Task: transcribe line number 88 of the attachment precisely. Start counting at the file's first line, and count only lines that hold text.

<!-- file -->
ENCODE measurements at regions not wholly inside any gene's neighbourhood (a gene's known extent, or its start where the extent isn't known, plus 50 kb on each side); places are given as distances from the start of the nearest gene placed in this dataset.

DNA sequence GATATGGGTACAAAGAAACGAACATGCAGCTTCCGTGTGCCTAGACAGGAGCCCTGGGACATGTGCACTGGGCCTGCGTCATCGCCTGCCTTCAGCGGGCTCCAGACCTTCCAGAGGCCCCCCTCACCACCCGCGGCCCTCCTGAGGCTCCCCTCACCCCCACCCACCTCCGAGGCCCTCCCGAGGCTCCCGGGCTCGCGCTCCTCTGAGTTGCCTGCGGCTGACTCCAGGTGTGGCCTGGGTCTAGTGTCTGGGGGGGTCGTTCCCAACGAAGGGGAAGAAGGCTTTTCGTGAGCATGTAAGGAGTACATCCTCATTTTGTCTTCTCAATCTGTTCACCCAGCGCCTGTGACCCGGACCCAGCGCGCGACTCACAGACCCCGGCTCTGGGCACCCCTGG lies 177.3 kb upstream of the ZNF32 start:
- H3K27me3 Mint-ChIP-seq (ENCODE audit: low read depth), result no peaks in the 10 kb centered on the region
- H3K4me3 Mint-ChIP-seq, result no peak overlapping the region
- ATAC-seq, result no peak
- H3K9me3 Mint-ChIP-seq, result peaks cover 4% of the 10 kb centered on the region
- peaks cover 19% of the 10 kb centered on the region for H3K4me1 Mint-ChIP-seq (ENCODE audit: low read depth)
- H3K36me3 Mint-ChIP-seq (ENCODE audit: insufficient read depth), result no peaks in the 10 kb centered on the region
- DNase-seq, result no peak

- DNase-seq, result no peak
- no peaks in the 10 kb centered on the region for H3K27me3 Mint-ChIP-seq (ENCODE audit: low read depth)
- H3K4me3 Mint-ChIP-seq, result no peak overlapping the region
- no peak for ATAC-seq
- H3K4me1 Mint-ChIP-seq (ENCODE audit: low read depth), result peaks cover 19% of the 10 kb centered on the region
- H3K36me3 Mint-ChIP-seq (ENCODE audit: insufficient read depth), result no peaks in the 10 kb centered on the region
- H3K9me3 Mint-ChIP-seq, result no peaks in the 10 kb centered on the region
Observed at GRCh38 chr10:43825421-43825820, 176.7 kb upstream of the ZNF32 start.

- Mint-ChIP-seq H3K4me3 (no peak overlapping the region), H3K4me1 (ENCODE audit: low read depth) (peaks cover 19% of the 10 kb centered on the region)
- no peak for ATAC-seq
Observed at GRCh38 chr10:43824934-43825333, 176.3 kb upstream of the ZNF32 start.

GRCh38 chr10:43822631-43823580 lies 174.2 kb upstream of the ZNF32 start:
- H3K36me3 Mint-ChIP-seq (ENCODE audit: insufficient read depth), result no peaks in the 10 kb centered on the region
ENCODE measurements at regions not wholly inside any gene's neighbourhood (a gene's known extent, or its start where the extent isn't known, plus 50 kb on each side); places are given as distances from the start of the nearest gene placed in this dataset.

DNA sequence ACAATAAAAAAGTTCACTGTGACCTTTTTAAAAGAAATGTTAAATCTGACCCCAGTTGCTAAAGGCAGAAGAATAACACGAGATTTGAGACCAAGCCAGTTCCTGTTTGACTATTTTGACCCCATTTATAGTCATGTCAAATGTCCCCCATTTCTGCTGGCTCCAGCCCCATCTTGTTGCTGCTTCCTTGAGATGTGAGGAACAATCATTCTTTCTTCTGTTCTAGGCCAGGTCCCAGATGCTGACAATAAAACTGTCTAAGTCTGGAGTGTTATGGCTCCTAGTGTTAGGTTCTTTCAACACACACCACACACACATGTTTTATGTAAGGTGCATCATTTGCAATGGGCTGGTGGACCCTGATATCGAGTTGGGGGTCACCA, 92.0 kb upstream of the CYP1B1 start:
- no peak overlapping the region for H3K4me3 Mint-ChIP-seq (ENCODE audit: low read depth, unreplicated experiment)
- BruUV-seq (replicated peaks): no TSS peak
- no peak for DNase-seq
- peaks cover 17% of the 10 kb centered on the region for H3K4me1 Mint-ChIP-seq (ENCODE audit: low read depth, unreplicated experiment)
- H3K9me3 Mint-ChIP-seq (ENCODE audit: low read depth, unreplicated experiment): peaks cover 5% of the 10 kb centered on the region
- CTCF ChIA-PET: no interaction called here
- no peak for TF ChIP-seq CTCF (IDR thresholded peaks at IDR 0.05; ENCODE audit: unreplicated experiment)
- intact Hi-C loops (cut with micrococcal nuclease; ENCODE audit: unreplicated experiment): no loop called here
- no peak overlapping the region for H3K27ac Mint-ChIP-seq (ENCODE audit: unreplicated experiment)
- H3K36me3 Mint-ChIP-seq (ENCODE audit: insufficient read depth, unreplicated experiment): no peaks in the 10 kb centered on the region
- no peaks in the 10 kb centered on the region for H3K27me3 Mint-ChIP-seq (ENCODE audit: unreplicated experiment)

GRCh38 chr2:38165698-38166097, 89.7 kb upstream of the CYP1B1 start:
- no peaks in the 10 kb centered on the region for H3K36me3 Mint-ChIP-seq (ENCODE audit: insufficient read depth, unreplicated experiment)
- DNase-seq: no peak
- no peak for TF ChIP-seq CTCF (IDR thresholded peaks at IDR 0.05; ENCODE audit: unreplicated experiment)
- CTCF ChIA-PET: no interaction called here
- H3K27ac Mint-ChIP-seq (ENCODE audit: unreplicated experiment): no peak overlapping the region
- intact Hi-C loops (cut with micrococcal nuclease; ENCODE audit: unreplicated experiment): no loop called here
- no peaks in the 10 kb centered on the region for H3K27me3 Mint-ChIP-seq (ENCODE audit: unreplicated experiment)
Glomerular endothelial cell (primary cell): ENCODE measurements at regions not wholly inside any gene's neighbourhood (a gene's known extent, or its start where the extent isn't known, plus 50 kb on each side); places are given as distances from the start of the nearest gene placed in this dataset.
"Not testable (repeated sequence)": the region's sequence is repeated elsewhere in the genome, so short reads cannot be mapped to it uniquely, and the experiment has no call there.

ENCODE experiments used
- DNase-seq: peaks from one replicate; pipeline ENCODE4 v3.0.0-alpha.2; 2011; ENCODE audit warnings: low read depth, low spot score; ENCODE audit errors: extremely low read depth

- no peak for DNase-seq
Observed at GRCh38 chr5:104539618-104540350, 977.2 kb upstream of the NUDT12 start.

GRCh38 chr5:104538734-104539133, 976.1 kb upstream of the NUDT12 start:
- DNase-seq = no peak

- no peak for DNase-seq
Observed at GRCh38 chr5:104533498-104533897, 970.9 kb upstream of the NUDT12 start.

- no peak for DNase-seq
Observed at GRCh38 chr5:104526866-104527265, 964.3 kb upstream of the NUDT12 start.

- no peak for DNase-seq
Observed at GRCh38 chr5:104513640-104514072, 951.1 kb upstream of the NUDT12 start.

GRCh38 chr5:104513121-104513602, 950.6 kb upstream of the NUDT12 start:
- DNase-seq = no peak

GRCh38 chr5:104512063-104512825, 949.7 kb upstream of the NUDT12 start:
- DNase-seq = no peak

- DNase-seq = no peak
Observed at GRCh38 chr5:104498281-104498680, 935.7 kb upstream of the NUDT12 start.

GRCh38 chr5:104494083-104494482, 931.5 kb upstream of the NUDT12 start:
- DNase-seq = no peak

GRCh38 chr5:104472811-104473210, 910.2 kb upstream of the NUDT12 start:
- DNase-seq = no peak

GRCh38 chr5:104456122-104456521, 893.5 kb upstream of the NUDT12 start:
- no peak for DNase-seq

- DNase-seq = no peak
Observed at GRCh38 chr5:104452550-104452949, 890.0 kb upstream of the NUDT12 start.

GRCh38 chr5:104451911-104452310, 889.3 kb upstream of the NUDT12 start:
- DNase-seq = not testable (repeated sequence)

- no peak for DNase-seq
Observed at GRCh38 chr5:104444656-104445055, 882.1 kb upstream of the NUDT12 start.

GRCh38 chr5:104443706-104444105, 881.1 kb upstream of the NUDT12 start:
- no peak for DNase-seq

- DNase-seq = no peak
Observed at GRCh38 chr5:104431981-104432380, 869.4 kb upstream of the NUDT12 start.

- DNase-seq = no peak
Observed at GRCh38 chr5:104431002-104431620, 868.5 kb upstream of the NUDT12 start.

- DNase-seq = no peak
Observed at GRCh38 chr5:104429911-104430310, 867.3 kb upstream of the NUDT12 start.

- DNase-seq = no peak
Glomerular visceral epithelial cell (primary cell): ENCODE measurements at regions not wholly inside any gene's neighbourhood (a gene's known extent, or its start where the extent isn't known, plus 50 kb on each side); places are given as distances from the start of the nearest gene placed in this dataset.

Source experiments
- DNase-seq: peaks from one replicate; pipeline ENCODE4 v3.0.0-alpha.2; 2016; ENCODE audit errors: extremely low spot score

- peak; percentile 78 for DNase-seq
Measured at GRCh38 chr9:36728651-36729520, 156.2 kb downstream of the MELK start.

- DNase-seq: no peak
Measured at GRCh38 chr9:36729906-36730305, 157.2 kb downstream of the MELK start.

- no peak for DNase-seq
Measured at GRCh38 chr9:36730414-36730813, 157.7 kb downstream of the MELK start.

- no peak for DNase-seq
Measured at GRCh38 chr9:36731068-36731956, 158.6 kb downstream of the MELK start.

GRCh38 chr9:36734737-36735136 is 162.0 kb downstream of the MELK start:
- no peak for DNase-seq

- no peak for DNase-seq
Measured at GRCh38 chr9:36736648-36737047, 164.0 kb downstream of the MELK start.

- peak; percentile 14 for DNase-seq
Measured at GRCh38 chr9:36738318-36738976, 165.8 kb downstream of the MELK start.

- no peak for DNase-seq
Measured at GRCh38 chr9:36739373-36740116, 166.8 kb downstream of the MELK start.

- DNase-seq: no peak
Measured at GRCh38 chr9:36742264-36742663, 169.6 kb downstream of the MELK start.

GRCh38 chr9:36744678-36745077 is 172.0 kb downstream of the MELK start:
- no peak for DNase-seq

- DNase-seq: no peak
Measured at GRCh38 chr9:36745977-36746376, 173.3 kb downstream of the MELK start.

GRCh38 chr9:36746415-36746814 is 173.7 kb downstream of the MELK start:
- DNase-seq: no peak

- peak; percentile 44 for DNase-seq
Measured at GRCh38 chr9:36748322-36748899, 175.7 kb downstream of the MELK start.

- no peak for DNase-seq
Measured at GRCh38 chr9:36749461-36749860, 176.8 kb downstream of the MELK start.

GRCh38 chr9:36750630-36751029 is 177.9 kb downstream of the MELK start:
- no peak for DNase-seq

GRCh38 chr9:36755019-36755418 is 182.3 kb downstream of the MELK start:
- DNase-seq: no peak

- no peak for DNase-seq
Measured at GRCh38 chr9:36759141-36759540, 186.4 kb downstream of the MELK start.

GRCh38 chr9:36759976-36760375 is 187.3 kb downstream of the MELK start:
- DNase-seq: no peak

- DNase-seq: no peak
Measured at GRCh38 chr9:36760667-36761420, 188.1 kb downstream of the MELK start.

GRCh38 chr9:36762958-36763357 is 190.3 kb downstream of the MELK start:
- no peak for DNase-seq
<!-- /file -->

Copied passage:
- peak; percentile 78 for DNase-seq